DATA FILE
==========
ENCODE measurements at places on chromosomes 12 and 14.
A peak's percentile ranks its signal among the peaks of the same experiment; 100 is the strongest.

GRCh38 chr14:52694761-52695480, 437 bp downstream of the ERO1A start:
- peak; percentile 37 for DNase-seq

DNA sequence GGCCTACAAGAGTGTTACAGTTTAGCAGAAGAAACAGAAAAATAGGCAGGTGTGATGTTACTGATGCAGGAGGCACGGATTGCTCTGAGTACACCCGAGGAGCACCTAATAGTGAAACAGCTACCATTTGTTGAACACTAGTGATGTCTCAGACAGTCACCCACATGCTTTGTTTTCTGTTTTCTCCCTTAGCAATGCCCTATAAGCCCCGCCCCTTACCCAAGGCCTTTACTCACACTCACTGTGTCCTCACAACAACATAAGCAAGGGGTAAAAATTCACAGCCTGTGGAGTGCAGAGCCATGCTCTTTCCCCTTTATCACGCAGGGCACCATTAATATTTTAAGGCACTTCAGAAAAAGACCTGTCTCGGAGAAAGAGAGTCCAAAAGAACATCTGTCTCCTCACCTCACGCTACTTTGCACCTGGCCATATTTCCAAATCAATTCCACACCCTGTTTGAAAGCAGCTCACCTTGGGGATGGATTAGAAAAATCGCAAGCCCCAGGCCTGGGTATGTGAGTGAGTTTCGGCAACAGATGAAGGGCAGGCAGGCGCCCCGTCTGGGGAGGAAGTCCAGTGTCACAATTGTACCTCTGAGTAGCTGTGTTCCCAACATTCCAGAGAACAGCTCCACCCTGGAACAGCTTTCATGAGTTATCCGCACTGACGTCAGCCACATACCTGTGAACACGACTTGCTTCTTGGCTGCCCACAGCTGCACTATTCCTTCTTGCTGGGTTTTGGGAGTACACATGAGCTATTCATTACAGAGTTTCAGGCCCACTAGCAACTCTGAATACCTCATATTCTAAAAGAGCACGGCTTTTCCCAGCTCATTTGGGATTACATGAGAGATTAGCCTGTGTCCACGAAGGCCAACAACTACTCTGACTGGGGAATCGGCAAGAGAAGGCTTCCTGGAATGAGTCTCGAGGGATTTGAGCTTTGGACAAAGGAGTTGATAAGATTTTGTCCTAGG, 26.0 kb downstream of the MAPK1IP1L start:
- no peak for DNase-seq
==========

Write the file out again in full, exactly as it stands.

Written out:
ENCODE measurements at places on chromosomes 12 and 14.
A peak's percentile ranks its signal among the peaks of the same experiment; 100 is the strongest.

GRCh38 chr14:52694761-52695480, 437 bp downstream of the ERO1A start:
- peak; percentile 37 for DNase-seq

DNA sequence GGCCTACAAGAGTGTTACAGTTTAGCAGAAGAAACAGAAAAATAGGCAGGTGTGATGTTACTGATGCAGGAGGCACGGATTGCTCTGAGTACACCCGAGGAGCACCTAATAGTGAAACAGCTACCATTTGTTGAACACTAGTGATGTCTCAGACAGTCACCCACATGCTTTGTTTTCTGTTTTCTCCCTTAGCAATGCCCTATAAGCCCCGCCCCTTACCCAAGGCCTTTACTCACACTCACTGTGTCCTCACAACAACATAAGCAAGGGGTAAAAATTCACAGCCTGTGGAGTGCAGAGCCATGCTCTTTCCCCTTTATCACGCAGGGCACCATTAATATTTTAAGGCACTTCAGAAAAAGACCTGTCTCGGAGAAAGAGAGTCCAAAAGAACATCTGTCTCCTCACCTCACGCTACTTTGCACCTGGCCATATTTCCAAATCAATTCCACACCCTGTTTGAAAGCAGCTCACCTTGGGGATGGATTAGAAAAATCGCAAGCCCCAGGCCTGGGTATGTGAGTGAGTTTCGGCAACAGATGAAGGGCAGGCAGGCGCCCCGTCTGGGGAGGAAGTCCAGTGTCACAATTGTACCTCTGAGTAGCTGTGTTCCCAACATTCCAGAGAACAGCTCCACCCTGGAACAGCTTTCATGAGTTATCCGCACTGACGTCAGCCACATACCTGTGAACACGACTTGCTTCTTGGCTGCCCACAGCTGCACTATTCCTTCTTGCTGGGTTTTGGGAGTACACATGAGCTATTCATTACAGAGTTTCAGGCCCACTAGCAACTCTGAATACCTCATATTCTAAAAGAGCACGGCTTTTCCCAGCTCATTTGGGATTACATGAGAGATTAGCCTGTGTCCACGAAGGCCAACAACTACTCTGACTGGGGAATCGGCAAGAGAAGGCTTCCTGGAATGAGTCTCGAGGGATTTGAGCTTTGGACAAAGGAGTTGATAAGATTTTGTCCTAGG, 26.0 kb downstream of the MAPK1IP1L start:
- no peak for DNase-seq